One easy way around this problem (without having to replace all the old mechanisms) is filing around the spindle hole in the lock/latch until it fits. This is a common problem, and this offers the best and simplest solution. When purchasing reclaimed door knobs, imperial/metric sizing will often be an issue since holes and spindles at the back of the knob won’t fit modern metric standards.

 Sprung/Unsprung Door Knobs

There is a string within the latch mechanism which the doorknob relies on to return  position after turning. In some modern door knobs, the spring is found in the knob’s backplate, and these are referred to as sprung door knobs. All our door knobs rely on the spring in the latch performing the job and are then unsprung. To this means that the latch must be heavy duty. If you are looking to buy cheap latches from a DIY shed, or mate make sure that it is labelled Heavy Duty,  as most aren’t sturdy enough to do the work.

 Door Knob Size

We offer a wide range of door knob sizes. A doorknob with a 50mm diameter will fit just right on a modern standard door (1980 x 760mm). For larger external and internal doors, you can consider larger diameters of up to 75mm.

The right size for your door will depend on the size of the door and how much space you want the knob to occupy. It is beneficial to cut out a paper template to help figure this out. In case you aren’t sure, then you can buy samples.

Period-Style

Tewkesbury Square Knobs. We offer many different period styles. You have to consider whether you want to keep your house in the period, or maybe you want to buy the ones you most prefer. In case you have a Georgian property, then Octagonal and Bloxwich styles can work well. If you have a Victorian property, then the beehive is the conventional choice. For Edwardian, consider the Classic Oval and Classic round or any wooden door knobs.

While it is recommended to have matching door knobs throughout the house, you shouldn’t be afraid to try out different styles for the upstairs and downstairs. Considering that downstairs doors are often larger, and visitors will easily see and use the doorknobs, this type of arrangement is feasible.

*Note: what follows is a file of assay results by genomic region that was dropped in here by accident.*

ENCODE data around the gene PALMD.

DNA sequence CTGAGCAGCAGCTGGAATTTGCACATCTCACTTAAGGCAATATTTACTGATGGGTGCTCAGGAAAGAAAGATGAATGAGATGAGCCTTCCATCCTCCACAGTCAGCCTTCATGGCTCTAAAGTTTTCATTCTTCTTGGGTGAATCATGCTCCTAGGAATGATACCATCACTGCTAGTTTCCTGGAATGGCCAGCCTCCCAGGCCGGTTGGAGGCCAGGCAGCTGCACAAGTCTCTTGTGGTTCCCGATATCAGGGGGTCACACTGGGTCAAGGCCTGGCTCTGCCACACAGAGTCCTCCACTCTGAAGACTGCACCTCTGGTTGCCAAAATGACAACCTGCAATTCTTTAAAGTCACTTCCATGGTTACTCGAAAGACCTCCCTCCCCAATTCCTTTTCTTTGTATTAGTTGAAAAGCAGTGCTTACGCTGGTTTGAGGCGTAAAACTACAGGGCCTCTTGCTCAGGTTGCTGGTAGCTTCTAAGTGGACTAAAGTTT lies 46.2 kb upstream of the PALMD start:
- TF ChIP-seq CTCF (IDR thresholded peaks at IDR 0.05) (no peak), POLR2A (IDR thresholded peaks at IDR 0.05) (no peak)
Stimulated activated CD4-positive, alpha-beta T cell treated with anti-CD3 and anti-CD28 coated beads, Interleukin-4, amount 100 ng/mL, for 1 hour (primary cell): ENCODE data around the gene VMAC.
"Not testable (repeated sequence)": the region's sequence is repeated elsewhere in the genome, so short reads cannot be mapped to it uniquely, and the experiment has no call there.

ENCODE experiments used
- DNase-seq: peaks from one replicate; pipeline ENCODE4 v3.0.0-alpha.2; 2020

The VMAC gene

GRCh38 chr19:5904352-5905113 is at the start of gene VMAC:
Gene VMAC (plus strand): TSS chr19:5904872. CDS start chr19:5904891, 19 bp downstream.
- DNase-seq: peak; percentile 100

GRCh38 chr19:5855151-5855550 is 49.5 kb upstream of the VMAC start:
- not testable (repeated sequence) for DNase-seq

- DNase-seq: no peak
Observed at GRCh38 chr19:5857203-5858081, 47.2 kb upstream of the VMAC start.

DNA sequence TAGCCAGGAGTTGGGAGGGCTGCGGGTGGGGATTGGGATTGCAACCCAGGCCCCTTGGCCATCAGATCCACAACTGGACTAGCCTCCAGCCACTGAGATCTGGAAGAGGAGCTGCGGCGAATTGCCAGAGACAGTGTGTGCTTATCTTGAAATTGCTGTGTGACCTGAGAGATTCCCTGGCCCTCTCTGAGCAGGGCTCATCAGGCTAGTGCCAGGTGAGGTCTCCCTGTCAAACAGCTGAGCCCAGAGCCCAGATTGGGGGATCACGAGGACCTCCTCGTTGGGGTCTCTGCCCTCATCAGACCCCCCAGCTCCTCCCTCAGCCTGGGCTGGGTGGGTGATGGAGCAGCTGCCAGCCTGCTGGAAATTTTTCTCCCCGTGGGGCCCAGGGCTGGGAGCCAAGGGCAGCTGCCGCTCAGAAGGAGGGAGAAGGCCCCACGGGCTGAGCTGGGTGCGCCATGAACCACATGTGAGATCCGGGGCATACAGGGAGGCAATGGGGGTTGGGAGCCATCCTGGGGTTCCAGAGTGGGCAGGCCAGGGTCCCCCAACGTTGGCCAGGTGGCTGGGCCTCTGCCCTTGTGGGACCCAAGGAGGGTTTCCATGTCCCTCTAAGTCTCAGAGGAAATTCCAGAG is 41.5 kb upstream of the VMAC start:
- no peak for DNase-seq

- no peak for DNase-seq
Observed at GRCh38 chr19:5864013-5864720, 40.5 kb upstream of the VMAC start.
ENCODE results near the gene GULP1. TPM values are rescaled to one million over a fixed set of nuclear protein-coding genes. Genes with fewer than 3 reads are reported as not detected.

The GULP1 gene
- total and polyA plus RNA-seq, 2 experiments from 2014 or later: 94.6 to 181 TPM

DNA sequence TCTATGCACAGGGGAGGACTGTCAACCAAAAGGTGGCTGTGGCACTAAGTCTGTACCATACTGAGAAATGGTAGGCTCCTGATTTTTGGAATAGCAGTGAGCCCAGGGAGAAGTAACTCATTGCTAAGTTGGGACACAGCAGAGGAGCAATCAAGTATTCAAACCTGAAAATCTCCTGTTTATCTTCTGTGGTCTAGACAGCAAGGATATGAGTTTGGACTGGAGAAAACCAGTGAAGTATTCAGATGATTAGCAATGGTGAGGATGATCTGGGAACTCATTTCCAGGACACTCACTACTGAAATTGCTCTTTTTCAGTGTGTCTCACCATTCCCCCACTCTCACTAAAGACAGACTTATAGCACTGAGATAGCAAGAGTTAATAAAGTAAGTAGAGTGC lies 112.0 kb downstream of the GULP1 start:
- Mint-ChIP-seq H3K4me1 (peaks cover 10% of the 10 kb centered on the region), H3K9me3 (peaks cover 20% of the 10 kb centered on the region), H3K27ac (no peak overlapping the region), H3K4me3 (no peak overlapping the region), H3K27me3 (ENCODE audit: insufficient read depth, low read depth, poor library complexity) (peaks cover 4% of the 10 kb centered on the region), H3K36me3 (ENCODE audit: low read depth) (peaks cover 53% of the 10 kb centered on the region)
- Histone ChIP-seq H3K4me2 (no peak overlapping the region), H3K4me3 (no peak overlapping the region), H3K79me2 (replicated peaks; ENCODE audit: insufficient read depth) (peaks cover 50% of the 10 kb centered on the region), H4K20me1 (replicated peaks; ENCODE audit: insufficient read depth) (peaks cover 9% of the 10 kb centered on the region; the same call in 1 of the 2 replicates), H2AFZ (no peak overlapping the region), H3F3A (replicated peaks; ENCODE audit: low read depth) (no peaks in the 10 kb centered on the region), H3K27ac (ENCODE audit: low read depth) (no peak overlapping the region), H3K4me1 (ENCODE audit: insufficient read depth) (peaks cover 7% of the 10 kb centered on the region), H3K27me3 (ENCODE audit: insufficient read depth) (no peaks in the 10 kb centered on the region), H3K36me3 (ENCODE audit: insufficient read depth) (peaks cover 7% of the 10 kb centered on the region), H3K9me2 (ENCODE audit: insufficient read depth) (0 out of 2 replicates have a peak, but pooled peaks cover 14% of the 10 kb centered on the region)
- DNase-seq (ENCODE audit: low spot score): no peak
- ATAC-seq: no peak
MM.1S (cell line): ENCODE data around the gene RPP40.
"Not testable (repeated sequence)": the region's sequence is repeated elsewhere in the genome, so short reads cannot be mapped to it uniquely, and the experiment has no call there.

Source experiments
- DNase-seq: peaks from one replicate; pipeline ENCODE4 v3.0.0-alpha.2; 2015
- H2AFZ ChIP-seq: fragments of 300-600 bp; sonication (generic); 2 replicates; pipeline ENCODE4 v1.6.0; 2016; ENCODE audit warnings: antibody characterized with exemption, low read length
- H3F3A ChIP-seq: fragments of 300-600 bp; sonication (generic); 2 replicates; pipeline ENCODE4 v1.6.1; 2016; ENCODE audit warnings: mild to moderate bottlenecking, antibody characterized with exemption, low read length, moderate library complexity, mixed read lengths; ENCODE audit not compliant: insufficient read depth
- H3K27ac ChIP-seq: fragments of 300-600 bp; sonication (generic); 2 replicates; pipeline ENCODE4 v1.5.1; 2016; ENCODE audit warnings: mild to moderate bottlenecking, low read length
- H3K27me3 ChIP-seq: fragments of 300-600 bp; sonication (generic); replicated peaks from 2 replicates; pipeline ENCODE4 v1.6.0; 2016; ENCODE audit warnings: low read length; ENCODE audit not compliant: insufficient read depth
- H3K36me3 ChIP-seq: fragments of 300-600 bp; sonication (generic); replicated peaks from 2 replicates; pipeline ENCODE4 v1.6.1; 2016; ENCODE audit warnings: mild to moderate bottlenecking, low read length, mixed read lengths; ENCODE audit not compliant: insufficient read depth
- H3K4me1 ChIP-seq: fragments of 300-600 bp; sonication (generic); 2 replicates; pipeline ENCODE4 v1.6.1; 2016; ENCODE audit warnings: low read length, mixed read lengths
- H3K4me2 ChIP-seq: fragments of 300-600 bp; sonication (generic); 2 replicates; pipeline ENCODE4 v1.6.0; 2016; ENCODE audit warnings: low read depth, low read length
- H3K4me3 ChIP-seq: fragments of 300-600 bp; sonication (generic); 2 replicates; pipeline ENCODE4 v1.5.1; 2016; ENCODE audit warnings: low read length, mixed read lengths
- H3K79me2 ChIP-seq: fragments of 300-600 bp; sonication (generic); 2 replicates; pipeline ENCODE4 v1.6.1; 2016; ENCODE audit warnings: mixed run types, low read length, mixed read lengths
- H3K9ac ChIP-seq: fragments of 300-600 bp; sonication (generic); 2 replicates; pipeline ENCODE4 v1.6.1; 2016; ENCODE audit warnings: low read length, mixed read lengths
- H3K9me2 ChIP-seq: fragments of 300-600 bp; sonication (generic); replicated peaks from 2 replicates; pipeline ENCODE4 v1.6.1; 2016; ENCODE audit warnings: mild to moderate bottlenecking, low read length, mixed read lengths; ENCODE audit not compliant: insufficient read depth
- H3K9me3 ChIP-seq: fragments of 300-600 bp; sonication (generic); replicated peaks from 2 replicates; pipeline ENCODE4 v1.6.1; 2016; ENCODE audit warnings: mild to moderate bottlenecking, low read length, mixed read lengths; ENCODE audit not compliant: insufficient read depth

Material and Finish

Over the years, doorknobs have been made using various materials, including brass, chrome, nickel, wood, iron, glass, etc. Your choice of material can be based on your interior scheme, the period of your property, or personal taste. If you are looking to add colour, then porcelain and glass are great choices.

If your house’s period is your top consideration, then wooden door knobs were the most preferred choice in Edwardian properties, brass was preferred in Victorian properties, and Art Deco, nickel, or chrome was the most popular choice. However, brass is currently the most preferred material.

 

Door Knobs that aren’t required to turn

If you aren’t looking for a turning doorknob and just want it as a pull, then there are a number of options available. For large external doors, there are big-sized doors door knob pulls that are usually sold singly and are usually fixed with a bolt from the back. When it comes to cupboard doors, there are cupboard knobs, which are also fixed from the back. The other common option is to go for a 1/2 pair of mortice door knobs – the ones that have backplates attached to the doorknobs. You just need to screw them to the face of the door and do away with the spindle.

This is really helpful in case you are looking to have the same look on your cupboard doors as on your main doors. There is likely to be some bit of play in this considering that they are really made to turn, but with some few tricks, they can be fixed firmly.